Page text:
And when good people leave, the first impulse is always, always, always to determine if we really "need" that position. The second objective is to hire someone -- ANYONE -- as cheap as possible. Yeah, they'll make some show of interviewing people, but it's just a show. Nine times out of 10, they're going to skip over the best candidate and go with the guy who'll take the least amount of money, no matter if he's worthless or not. Then the editors will spend the next three months riding the guy, who they knew couldn't do the job in the first place, and eventually force him to leave. The turnover rate on our news side is approaching 50 percent. No lie. In the time I've watched 15 people come and go from our news side, the same three people have been working the counter at the barbecue restaurant down the street.

    Yeah, the special sections often bring in a ton of money. But at the same time, when you continue to cut staff, who's going to do the sections?

    I have no problem with the company making money. I don't expect anything less and I don't hold them to a higher standard than I hold myself. We're all in this, ultimately, for the money. If the paychecks stopped coming, we'd fold it up and find something else to do. My problem is in the way they're going about it. They're attempting to sell a terrible product and can't figure out why no one's buying it.
  7. steveu

    steveu Well-Known Member

    If the Des Moines paper was God's gift to journalism, I'd go "okay, maybe this might work." But considering the Register's design is blah, how do you expect them to get toning correct... lol
  8. This is just a truly awful idea.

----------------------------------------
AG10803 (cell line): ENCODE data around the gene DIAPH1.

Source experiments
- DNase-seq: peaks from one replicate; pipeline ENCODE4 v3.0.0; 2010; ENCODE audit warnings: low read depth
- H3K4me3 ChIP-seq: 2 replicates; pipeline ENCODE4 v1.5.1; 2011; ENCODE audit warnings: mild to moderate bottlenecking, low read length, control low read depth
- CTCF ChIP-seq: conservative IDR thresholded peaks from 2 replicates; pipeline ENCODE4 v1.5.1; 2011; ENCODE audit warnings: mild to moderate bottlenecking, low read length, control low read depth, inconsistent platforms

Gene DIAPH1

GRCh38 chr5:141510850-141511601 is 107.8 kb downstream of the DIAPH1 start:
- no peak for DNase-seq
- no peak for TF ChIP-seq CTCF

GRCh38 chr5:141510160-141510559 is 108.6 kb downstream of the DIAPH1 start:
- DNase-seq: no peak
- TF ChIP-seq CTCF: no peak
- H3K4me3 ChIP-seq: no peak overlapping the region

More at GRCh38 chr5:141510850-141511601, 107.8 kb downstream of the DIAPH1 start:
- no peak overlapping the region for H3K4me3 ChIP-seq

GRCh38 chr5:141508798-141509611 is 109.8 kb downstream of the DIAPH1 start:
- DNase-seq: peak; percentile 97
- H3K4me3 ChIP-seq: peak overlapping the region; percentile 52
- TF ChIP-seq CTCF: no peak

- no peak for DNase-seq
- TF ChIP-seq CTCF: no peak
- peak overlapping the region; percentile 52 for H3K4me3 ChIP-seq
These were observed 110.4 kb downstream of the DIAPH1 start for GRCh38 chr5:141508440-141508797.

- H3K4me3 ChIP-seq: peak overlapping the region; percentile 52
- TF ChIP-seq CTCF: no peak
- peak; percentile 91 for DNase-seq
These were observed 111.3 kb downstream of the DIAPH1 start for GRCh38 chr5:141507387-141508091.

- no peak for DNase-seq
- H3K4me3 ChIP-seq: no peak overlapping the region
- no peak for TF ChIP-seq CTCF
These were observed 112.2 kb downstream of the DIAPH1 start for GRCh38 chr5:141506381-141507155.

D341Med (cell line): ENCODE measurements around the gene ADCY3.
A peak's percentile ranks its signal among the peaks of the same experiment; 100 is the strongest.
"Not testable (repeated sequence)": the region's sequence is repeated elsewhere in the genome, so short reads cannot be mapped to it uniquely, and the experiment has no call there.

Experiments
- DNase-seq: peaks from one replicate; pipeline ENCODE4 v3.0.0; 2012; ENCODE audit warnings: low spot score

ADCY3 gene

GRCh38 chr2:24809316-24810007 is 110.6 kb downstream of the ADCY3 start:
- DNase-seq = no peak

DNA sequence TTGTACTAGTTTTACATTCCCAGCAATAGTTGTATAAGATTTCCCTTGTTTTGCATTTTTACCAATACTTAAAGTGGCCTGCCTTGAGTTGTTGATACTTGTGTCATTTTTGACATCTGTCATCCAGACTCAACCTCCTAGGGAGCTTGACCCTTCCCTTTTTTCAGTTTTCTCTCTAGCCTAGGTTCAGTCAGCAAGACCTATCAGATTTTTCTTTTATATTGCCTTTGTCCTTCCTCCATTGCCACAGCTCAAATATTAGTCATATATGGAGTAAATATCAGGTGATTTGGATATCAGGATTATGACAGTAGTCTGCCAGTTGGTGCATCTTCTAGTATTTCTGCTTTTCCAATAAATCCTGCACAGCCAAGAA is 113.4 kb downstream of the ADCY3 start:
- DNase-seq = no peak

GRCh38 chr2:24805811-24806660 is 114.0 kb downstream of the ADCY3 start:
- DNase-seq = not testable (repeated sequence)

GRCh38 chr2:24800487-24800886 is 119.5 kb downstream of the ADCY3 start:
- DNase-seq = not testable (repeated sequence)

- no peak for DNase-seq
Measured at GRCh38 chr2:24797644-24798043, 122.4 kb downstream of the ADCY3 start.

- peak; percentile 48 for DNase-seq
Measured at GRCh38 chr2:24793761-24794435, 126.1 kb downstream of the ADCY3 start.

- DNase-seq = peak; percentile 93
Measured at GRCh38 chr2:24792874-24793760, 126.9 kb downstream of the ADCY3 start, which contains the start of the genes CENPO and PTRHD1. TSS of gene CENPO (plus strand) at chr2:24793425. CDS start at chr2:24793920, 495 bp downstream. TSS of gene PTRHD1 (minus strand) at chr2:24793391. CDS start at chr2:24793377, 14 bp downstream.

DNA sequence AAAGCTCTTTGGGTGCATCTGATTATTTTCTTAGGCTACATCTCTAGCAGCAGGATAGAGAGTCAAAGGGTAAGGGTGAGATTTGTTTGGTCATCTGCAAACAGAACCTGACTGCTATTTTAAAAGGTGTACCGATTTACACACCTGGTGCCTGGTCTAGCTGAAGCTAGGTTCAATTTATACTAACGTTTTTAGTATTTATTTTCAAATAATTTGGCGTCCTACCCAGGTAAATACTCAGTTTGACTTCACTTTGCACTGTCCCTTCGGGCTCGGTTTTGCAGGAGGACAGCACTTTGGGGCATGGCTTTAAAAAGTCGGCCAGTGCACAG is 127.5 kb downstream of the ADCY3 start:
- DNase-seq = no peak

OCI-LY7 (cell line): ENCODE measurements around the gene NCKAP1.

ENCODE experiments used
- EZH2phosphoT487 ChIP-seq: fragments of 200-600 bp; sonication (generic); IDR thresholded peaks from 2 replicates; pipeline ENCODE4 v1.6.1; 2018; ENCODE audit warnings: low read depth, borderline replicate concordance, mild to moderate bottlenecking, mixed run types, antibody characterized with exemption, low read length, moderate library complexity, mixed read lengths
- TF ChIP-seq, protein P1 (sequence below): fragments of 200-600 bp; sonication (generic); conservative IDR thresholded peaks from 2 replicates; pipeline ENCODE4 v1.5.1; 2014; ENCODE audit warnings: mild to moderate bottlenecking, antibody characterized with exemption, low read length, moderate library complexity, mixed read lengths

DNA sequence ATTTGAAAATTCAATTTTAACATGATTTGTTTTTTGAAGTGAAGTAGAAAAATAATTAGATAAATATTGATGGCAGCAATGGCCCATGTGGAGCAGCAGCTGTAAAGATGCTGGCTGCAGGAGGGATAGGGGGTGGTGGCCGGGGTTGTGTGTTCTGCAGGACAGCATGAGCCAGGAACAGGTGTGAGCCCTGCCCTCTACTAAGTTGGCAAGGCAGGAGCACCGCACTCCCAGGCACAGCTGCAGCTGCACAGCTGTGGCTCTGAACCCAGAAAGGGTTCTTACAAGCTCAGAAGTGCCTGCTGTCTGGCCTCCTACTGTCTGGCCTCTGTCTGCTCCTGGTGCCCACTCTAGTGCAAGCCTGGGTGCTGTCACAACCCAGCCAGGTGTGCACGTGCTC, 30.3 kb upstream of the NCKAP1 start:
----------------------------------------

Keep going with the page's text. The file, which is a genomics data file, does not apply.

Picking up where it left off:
Why is it that these cost-saving ideas always seem to have no thought to how a newspaper actually works?
    It's like when our paper decided there would never be any overtime, ever. The publisher (who, of course, came up through advertising) said, "If you get to 40 hours for the week, go home. You're done."
    I suppose when I'm in the middle of laying out a section, I just get up and leave it blank, huh? There won't be anyone else who can finish it, either, because they'll all already be at 40 as well.
    The way to increase revenue is to invest in our product. Why can us underlings (the ones they view as less intelligent) see that, but the bigwigs can't?
  9. Moondoggy

    Moondoggy Member

    Once again, Gannett lives down to its "evil empire" nickname. And they wonder why this business is in trouble.
  10. micropolitan guy

    micropolitan guy Well-Known Member

    Yes, because the quality of your work, and therefore the product you work for, didn't suffer because of this pursuit for more cash.

    Youre getting more money was a result of good work. Gannett getting more money is a result of cheapening the product by stripping the newsroom staff, reducing the size of the newspaper, etc.
  11. Ace

    Ace Well-Known Member

    What have you ever seen to give you the idea that Gannett gives a crap about design?
  12. crusoes

    crusoes Active Member

    When we hired a photo toner, and we got blotchy mugs back, and wire photos dropped off at 3 p.m. returned promptly at 9:30, I thought, well, this is the goofiest idea ever. But I was guilty of an unpardonable sin: A lack of imagination.

    From the time this "idea" was rolled out, to last night, when we stopped getting photos at 7 p.m. and the guy in charge left his phone to voicemail, I have refused to get angry despite the utter lack of organization on the part of corporate. I merely chuckle, and I've been laughing a lot. First, because it is funny, in a perverse sort of way; secondly, driving to Des Moines is both a waste of gas and time; and, thirdly, resistance is futile to the corporate Borg.

    I guess we can give them props for trying new ideas. But not testing them first is sheer lunacy. That and I read our local JRC newspaper yesterday and repeated my daily mantra: "As frustrating as Gannett can be, it could be so much worse."

    Besides, no one wants to hear you bitch. Laughing keeps them guessing.